MSPs are accustomed to helping businesses understand the technical aspects of cybersecurity. With the right measures and controls in place, you can minimize the risks. However, as conversations about escalating insurance costs and questions about the types and amounts of coverage increase, are you able to share accurate information to dispel the rumors and assist in the decision-making process?

Help Dispel Myth #1

One of the most common misunderstandings is that a general business insurance policy will cover cyberattacks. That myth can be a big hurdle to overcome for MSPs and agents/brokers, especially after the company gets hit with ransomware.

A proper cyber liability insurance policy will cover remediation costs and business losses. Those dedicated plans should protect your clients from a number of related expenses, including:

  • Creating and sending customer notifications
  • Legal fees and expenses
  • System restoration
  • Data recovery
  • Information monitoring services for those affected by the breach (may be optional)

The problem is some decision-makers confuse riders with dedicated cyber insurance policies.  The former is an add-on option to existing liability coverage, while the latter specifically addresses the costs associated with security compromises. While the differences may seem more like semantics, the best way to ensure your clients will be made whole following a breach or ransomware attack is to confirm they have separate cyber security policies to cover those types of incidents specifically.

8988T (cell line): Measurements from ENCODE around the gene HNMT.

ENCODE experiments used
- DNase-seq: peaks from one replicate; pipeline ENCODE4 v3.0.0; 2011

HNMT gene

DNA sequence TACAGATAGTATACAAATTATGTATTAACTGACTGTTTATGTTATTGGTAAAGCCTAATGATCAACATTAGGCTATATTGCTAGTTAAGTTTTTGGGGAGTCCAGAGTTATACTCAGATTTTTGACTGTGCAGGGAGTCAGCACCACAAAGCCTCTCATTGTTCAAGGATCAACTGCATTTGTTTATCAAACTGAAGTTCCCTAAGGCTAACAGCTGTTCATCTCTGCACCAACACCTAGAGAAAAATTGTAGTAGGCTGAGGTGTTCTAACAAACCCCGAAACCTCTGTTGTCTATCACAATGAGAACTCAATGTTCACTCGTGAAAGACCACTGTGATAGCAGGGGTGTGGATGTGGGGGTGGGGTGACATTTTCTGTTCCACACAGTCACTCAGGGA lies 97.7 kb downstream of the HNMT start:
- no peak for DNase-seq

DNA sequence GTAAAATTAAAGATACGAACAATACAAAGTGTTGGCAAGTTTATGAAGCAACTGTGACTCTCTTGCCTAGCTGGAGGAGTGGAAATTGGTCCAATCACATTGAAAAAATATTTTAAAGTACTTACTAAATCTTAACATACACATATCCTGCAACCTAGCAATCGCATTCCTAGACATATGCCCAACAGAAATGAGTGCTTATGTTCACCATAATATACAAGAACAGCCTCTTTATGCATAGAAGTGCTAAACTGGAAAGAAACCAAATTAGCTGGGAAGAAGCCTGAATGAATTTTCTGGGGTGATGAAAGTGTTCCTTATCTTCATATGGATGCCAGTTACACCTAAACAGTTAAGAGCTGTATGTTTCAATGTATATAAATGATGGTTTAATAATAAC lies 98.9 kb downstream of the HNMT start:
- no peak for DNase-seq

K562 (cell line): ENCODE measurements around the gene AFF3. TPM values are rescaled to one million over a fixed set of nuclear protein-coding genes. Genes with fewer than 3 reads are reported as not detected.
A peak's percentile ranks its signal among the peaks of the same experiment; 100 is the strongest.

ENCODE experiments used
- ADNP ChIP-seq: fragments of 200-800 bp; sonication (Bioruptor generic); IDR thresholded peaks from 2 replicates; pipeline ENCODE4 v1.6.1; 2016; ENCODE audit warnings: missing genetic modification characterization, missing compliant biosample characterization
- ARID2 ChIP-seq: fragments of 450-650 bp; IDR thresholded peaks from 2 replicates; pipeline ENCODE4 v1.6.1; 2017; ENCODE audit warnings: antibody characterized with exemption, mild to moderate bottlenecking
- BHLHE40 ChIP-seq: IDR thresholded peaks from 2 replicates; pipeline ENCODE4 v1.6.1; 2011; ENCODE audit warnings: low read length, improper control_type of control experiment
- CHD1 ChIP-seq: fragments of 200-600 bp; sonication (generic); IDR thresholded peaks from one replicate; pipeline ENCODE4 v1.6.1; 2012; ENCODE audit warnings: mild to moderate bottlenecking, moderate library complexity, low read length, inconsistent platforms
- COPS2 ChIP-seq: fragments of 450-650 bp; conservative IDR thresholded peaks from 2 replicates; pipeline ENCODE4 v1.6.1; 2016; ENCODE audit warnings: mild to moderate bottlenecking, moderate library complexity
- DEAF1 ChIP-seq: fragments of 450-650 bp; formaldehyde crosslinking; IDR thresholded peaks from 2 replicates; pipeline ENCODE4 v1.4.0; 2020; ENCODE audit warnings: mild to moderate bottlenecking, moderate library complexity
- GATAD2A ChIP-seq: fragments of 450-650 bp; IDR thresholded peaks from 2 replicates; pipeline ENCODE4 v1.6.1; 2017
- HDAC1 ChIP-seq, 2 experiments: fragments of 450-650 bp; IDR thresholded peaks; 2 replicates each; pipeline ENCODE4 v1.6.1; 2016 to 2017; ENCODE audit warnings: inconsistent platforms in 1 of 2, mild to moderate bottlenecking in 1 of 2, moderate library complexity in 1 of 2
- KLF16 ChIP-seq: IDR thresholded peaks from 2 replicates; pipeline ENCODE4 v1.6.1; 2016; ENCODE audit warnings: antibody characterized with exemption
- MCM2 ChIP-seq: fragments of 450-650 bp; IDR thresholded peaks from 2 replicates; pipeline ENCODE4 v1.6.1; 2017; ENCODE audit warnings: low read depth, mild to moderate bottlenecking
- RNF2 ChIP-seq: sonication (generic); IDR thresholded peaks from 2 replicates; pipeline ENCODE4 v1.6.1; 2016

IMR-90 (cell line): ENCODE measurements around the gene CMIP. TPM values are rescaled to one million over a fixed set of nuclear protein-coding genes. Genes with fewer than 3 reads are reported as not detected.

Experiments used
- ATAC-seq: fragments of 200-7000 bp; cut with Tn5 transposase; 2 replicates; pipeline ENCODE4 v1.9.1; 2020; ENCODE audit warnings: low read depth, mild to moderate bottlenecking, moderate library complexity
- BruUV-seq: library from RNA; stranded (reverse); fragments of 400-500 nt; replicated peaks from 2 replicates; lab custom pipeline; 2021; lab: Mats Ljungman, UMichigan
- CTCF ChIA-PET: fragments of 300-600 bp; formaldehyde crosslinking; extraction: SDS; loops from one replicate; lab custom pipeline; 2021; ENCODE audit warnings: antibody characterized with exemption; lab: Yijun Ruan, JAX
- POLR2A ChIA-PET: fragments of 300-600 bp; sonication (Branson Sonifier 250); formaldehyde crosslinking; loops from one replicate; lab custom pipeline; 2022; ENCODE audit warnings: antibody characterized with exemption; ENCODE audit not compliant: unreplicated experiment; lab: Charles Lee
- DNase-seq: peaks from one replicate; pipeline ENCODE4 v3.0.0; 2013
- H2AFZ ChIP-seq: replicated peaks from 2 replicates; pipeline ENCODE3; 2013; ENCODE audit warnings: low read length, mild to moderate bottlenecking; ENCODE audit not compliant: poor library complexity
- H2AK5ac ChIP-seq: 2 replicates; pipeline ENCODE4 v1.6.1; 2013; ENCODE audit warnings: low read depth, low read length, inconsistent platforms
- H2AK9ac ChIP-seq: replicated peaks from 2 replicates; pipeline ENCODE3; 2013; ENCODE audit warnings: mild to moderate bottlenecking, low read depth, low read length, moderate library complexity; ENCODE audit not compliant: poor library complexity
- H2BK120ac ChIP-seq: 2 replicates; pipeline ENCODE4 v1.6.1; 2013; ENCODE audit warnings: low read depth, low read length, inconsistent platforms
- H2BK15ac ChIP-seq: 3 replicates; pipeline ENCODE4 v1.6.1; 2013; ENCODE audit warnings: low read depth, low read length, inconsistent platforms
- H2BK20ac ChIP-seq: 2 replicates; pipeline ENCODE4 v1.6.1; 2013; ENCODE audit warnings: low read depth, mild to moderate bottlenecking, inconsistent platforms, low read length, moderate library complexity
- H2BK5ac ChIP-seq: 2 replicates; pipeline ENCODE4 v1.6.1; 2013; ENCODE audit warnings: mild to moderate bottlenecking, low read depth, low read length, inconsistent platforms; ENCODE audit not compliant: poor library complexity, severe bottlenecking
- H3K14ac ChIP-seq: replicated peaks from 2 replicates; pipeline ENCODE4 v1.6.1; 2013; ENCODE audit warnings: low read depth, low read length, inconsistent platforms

Will all related legal and remediation costs be covered? A rider attached to a general business insurance plan may not include the same level of detail or shield the organization from some rather large potential expenses. Those differences may seem minor on paper − until that client actually files a claim. That’s usually when the principals clarify the error in their planning, and MSPs are often the first to hear about the problems – as everyone scrambles to assign blame.       

Proactive Management is Key

Like building reliable data and network defenses, IT services firms should take a more active role in ensuring their clients have the appropriate cyber insurance today. From educating decision-makers on the differences between riders and standalone coverage and promoting the value of working with knowledgeable agents and brokers, many IT services professionals are already offering this support.

MSPs also benefit from these engagements, working collaboratively to ensure their clients have the cybersecurity measures in place to attain the proper liability coverage. Insurability is not guaranteed.

Working with channel-centric firms like DataStream Cyber Insurance minimizes the anxiety for MSPs and their clients. With assessment programs and other simple tools, you can be an even more invaluable resource for businesses that rely on your insight and expertise. Ensuring those clients have effective technical and financial protection from ransomware or other cyberattacks is a beneficial and profitable proposition in the current threat environment.